If You’re Blocked, Defeat Your Inner Know-It-All

My inner know-it-all is a big obstacle for me.

Maybe you can relate.

When something new comes up, I want to be first to know. I have an insatiable need to figure things out.

When I’m the first to blurt out the answer and everyone else notice, my inner know-it-all smiles.

I hate to feel dumb. But acting like a know-it-all is hardly a solution.

When life gives you the chance to see something about yourself, you have the opportunity to make a choice.

Awareness brings freedom.

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Operation: Defeat Agent Smug… at all costs

Let’s take a quest to uncover what lies underneath a person’s inner know-it-all! I want to unlock it so that I get a better sense for who I really am.

And though everybody’s inner know-it-all looks different, we could probably get a good sense for it by describing it as something like the following:

  • smug
  • self-righteous
  • closed
  • smarmy
  • pseudo-intellectual
  • sarcastic/insincere
  • habitual rather than spontaneous
  • rigid rather than adaptable
  • impatient

It’s actually exhausting to try to be a know-it-all.

Are there times in your life that you’re content even when you don’t have all the answers? Taking refuge in your inner know-it-all can feel safe. What do you like more than safety? What are you willing to take a risk for?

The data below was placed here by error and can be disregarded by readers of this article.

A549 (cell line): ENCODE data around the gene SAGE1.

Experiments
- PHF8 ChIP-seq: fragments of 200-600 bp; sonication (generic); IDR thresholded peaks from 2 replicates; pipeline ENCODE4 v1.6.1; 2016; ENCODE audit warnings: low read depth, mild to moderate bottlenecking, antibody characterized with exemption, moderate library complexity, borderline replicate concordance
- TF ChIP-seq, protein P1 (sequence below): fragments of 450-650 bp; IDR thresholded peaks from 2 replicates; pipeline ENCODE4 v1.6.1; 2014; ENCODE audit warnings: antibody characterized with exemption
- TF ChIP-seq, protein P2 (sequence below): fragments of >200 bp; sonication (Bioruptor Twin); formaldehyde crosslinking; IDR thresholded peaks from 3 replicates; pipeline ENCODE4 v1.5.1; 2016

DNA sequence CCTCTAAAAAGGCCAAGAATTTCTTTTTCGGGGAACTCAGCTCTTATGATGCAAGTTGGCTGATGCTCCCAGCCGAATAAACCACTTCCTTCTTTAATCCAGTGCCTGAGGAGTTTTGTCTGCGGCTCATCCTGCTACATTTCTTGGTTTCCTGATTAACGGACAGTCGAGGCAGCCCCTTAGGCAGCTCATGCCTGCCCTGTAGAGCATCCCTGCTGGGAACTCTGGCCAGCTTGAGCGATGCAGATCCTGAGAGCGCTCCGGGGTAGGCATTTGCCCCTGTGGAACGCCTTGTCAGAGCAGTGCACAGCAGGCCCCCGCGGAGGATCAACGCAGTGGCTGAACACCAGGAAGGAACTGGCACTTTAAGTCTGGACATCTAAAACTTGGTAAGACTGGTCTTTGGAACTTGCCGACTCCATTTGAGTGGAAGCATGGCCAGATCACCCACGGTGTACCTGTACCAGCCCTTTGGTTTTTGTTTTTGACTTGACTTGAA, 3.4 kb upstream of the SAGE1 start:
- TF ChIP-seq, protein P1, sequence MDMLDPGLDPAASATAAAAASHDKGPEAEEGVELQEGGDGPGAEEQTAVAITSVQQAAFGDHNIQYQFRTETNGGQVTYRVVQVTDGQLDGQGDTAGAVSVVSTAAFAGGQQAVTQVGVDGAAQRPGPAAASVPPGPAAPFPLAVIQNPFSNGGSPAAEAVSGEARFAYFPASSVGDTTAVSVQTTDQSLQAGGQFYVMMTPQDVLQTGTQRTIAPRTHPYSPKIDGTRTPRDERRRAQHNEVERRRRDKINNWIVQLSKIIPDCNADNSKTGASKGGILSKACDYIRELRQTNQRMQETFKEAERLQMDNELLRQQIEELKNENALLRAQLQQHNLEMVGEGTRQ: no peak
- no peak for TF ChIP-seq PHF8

You know what helps me? Getting outside my comfort zone. This can mean something as straightfoward as freewriting. That might be all it takes.

Freewriting puts me in the hot seat in a way that displaces my know-it-all into the back seat.

Here’s what I have learned from trying to be a knowitall:

Knowitalls confine themselves to small spaces. They see a limited picture that fails to be accurate once they step into a larger arena.


Look for some bigger challenges and take them on. Find something outside your comfort zone.

Engage with people directly and at a greater depth. Be spontaneous. Just see what happens. What you do doesn’t need to be brilliant. Just be spontaneous and imperfectly articulate and notice what happens.

It can be as simple as actually inviting inspiration to be present in your working life.

A know-it-all is blocked off from inspiration because they think they have it already. When you freewrite, you move from the wide field of uncertainty and unlimited possibility and make discoveries. You step into chaos and don’t ask it to be ordered according to your whims.

Growth awaits!

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